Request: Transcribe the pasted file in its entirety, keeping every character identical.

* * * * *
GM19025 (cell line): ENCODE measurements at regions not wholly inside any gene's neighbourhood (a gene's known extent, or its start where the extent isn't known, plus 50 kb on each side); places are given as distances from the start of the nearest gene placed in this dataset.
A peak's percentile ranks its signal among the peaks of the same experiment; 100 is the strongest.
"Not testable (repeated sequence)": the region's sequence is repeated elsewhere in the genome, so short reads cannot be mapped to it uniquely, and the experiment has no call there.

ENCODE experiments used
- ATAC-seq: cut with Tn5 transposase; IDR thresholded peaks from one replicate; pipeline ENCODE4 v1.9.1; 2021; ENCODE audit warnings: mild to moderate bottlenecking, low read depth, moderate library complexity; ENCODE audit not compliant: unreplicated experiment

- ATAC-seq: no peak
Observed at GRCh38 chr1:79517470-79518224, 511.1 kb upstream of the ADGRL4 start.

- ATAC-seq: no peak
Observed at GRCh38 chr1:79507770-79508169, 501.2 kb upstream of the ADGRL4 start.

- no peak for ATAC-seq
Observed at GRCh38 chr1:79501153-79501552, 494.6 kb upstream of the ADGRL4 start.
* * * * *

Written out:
GM19025 (cell line): ENCODE measurements at regions not wholly inside any gene's neighbourhood (a gene's known extent, or its start where the extent isn't known, plus 50 kb on each side); places are given as distances from the start of the nearest gene placed in this dataset.
A peak's percentile ranks its signal among the peaks of the same experiment; 100 is the strongest.
"Not testable (repeated sequence)": the region's sequence is repeated elsewhere in the genome, so short reads cannot be mapped to it uniquely, and the experiment has no call there.

ENCODE experiments used
- ATAC-seq: cut with Tn5 transposase; IDR thresholded peaks from one replicate; pipeline ENCODE4 v1.9.1; 2021; ENCODE audit warnings: mild to moderate bottlenecking, low read depth, moderate library complexity; ENCODE audit not compliant: unreplicated experiment

- ATAC-seq: no peak
Observed at GRCh38 chr1:79517470-79518224, 511.1 kb upstream of the ADGRL4 start.

- ATAC-seq: no peak
Observed at GRCh38 chr1:79507770-79508169, 501.2 kb upstream of the ADGRL4 start.

- no peak for ATAC-seq
Observed at GRCh38 chr1:79501153-79501552, 494.6 kb upstream of the ADGRL4 start.